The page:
BRIDGEWATER, NJ - Adamsville Primary School fourth-grade teacher Debra Ericksen was chosen as the 2016 recipient of the Sylvia Shugrue Award from the National Science Teachers Association.
Ericksen said the award is given to an elementary school teacher in the country who has established or is planning an interdisciplinary inquiry-based lesson plan.
“That means that science is not a subject that is taught in isolation,” she said. “It includes reading, writing, math and speaking/listening.”
Ericksen said that interdisciplinary instruction has been part of her teaching philosophy.
“It is an instructional model that I’m passionate about,” she said. “I provide learning opportunities for my students that embody the philosophy.”
Through that kind of study, Ericksen said, students are more engaged and learn more because they perceive and experience the world around them with an understanding of the inter-relationships among the subjects.
“It also provides a greater opportunity to apply what they are learning and to become independent critical thinkers,” she said. “Among my favorite experiences as an educator is to stand back and watch learning taking place with my students, to see the wonder in their eyes and the excitement when they make a discovery.”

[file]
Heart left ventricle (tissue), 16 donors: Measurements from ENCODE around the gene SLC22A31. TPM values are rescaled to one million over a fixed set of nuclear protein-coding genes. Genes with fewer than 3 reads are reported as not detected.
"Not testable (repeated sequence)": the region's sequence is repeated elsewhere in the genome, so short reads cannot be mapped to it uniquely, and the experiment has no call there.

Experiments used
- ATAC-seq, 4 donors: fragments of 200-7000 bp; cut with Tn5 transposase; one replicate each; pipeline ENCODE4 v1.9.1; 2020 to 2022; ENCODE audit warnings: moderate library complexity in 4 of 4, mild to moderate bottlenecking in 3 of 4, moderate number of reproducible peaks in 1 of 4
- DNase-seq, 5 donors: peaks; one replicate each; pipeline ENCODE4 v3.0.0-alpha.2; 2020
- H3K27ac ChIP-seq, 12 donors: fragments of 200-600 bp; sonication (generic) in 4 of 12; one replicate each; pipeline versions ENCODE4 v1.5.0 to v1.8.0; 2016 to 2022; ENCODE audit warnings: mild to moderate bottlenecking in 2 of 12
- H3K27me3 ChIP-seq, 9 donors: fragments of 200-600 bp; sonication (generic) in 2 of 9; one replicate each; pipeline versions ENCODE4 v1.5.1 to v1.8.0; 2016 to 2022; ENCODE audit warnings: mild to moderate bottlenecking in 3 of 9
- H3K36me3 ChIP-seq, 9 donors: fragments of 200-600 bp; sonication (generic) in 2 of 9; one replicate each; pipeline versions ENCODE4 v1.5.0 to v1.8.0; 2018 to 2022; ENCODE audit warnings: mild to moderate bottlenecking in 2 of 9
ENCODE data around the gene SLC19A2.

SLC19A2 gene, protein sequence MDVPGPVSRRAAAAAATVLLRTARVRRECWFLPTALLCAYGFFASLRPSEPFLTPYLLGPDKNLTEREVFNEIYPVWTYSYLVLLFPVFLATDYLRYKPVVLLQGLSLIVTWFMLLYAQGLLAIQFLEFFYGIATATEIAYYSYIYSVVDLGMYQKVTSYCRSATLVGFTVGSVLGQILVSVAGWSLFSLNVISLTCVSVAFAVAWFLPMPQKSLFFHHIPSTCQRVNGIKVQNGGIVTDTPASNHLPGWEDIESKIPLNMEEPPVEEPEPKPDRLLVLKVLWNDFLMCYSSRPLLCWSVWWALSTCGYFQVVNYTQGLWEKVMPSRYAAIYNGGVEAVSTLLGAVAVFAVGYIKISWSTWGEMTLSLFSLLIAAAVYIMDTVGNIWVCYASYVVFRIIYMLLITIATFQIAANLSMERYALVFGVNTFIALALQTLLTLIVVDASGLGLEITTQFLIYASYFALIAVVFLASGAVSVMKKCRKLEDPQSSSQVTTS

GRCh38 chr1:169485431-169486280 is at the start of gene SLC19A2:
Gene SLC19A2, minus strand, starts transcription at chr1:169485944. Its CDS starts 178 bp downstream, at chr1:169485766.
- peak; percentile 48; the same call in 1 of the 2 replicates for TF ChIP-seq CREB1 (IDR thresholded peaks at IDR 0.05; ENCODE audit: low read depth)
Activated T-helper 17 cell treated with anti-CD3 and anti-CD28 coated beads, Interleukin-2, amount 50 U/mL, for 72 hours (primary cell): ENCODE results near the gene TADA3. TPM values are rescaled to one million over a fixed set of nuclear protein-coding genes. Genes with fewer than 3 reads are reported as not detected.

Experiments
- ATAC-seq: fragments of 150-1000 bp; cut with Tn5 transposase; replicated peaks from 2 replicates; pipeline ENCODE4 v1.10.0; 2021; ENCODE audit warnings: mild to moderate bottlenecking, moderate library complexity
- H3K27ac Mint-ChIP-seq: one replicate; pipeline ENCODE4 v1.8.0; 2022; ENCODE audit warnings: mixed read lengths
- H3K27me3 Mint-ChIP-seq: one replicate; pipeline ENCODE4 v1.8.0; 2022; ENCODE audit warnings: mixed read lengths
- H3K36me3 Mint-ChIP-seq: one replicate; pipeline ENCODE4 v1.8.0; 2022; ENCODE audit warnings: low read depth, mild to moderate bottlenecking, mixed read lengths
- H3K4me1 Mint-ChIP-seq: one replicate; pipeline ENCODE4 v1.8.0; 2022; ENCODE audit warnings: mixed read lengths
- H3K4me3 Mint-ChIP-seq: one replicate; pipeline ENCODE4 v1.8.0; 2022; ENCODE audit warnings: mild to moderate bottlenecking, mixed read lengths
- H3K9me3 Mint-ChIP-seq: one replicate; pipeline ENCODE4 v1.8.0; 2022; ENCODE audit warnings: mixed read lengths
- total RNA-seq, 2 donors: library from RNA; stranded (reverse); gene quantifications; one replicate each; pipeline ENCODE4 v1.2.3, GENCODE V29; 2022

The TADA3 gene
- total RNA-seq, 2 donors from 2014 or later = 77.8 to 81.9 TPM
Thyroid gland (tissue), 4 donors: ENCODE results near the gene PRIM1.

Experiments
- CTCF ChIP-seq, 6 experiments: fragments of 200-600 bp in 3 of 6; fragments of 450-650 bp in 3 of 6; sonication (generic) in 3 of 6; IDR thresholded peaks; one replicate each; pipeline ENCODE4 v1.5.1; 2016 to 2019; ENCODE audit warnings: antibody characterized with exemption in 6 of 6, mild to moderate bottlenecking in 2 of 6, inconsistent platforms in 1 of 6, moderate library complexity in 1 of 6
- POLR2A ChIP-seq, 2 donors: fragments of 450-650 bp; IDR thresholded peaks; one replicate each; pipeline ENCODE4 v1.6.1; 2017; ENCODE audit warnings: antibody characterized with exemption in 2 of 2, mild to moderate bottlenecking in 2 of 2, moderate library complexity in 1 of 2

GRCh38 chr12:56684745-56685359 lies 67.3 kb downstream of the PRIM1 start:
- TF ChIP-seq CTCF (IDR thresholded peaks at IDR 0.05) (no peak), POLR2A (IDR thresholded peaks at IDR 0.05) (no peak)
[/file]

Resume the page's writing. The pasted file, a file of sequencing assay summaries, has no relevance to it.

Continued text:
“You realize, as an educator, that you are part of something that is bigger than yourself and that you’re making a positive difference in how students see themselves and the world around them,” she added. “My students inspire me.”
Ericksen said she is very involved in district and state science initiatives.
In 2012, Ericksen said, she was selected as a scholarship recipient for the ExxonMobil Teachers Academy, which she attended in Jersey City.
“That experience and the professional development that I received ignited my passion for science instruction and interdisciplinary studies,” she said.
As for the National Science Teachers Association, Ericksen said, she read about the award opportunities on the organization’s website, and decided to apply for the Sylvia Shugrue Award.
“It was a rigorous application that took me several months to refine and submit,” she said.
Ericksen said she is honored to receive the award, which she accepted in Nashville at the NSTA National Convention at the end of March.
“I have the privilege of working with so many exceptional educators,” she said. “It is truly an honor to have been selected this year as the one teacher in the country to receive this award.”